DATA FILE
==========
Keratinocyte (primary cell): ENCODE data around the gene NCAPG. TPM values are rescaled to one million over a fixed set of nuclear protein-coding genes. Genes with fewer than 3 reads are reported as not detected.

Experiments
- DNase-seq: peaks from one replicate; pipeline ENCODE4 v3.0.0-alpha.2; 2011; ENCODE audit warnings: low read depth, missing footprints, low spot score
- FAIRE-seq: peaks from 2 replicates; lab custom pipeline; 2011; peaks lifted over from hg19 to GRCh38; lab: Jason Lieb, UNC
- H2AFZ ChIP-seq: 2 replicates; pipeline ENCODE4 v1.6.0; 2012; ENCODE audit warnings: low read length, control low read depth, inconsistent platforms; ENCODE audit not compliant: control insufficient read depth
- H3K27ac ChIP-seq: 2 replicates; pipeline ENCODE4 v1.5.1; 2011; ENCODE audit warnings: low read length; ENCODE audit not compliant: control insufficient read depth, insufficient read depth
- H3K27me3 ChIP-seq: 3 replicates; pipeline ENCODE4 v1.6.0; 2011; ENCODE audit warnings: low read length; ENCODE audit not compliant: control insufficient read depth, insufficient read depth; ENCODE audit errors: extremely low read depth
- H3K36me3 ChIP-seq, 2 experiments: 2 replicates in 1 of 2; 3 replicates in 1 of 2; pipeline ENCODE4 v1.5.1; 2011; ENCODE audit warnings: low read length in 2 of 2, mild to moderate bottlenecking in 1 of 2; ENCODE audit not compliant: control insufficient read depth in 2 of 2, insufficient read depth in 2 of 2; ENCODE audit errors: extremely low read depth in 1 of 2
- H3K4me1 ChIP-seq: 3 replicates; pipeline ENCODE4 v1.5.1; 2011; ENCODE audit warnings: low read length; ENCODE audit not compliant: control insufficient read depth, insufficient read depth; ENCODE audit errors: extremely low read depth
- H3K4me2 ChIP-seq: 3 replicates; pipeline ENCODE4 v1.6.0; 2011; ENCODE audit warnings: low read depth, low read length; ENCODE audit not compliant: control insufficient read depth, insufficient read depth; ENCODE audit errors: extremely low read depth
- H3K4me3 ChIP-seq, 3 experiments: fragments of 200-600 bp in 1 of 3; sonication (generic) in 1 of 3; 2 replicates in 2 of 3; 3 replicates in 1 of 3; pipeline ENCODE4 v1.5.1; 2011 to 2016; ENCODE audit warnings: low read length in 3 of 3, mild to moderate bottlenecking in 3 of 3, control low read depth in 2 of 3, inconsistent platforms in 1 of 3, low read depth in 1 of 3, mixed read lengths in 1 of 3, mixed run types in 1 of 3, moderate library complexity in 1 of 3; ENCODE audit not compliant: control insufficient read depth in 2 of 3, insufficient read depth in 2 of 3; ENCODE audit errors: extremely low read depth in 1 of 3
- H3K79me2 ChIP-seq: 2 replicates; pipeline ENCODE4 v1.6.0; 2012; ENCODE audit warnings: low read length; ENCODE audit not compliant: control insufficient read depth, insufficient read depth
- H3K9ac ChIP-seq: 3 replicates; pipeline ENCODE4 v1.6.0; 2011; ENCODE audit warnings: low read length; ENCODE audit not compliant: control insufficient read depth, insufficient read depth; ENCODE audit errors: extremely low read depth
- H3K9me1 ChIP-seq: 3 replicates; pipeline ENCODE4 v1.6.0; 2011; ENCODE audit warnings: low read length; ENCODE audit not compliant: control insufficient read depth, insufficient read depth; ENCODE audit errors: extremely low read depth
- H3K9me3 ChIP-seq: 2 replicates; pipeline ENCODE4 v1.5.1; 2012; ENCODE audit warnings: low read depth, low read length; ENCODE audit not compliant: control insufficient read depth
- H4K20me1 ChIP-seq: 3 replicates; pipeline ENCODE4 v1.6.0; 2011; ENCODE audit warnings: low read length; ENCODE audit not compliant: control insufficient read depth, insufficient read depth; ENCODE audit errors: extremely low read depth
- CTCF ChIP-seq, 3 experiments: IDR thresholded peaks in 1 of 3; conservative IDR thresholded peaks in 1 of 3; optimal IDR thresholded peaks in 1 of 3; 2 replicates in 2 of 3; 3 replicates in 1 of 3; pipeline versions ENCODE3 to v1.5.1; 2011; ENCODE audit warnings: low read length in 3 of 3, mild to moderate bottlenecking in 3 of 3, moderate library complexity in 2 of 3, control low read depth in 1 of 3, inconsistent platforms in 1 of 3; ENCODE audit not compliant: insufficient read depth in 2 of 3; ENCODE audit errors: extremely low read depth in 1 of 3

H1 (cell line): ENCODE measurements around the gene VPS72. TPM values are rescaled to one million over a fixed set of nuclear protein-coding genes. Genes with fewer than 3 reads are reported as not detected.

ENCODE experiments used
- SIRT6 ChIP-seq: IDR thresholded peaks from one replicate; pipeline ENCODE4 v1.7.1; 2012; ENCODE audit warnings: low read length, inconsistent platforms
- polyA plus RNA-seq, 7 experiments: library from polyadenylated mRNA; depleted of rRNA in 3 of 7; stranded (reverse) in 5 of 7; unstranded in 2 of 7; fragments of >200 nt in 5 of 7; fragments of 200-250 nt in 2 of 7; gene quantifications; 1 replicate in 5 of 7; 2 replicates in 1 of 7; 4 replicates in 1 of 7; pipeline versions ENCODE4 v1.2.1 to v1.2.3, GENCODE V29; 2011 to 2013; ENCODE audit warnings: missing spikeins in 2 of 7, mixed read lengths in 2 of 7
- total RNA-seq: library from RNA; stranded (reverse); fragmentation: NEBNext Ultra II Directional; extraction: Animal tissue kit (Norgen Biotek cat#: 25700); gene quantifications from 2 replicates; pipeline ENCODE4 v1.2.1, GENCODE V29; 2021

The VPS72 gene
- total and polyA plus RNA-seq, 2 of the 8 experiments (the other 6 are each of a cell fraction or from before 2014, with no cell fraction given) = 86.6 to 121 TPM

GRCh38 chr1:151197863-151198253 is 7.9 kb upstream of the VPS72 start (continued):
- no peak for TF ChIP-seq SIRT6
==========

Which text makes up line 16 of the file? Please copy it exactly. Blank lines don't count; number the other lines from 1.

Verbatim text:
- H4K20me1 ChIP-seq: 3 replicates; pipeline ENCODE4 v1.6.0; 2011; ENCODE audit warnings: low read length; ENCODE audit not compliant: control insufficient read depth, insufficient read depth; ENCODE audit errors: extremely low read depth